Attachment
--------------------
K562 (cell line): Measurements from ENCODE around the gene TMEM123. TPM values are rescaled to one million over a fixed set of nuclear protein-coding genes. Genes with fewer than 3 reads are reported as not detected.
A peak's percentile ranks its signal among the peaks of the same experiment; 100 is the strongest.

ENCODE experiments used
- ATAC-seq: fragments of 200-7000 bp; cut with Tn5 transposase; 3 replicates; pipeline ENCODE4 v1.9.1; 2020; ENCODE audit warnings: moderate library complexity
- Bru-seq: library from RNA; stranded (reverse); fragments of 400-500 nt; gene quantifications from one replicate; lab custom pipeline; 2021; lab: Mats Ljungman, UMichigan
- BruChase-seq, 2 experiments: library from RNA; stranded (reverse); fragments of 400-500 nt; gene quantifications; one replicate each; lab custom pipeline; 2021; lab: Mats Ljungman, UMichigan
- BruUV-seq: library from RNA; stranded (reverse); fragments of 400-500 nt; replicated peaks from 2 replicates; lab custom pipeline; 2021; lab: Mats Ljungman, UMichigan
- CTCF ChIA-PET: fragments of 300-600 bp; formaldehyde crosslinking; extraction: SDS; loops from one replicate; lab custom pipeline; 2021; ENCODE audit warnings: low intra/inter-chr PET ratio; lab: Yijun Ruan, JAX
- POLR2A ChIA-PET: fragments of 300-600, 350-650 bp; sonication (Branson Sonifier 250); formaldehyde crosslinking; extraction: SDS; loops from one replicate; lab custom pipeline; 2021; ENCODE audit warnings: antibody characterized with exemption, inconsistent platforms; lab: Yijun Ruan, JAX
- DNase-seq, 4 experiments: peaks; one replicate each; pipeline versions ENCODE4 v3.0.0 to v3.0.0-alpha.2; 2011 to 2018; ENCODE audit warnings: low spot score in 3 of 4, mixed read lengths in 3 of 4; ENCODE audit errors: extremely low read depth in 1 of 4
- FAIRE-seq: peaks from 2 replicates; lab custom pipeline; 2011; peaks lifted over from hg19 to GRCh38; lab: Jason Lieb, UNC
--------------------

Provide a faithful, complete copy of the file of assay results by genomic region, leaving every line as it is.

K562 (cell line): Measurements from ENCODE around the gene TMEM123. TPM values are rescaled to one million over a fixed set of nuclear protein-coding genes. Genes with fewer than 3 reads are reported as not detected.
A peak's percentile ranks its signal among the peaks of the same experiment; 100 is the strongest.

ENCODE experiments used
- ATAC-seq: fragments of 200-7000 bp; cut with Tn5 transposase; 3 replicates; pipeline ENCODE4 v1.9.1; 2020; ENCODE audit warnings: moderate library complexity
- Bru-seq: library from RNA; stranded (reverse); fragments of 400-500 nt; gene quantifications from one replicate; lab custom pipeline; 2021; lab: Mats Ljungman, UMichigan
- BruChase-seq, 2 experiments: library from RNA; stranded (reverse); fragments of 400-500 nt; gene quantifications; one replicate each; lab custom pipeline; 2021; lab: Mats Ljungman, UMichigan
- BruUV-seq: library from RNA; stranded (reverse); fragments of 400-500 nt; replicated peaks from 2 replicates; lab custom pipeline; 2021; lab: Mats Ljungman, UMichigan
- CTCF ChIA-PET: fragments of 300-600 bp; formaldehyde crosslinking; extraction: SDS; loops from one replicate; lab custom pipeline; 2021; ENCODE audit warnings: low intra/inter-chr PET ratio; lab: Yijun Ruan, JAX
- POLR2A ChIA-PET: fragments of 300-600, 350-650 bp; sonication (Branson Sonifier 250); formaldehyde crosslinking; extraction: SDS; loops from one replicate; lab custom pipeline; 2021; ENCODE audit warnings: antibody characterized with exemption, inconsistent platforms; lab: Yijun Ruan, JAX
- DNase-seq, 4 experiments: peaks; one replicate each; pipeline versions ENCODE4 v3.0.0 to v3.0.0-alpha.2; 2011 to 2018; ENCODE audit warnings: low spot score in 3 of 4, mixed read lengths in 3 of 4; ENCODE audit errors: extremely low read depth in 1 of 4
- FAIRE-seq: peaks from 2 replicates; lab custom pipeline; 2011; peaks lifted over from hg19 to GRCh38; lab: Jason Lieb, UNC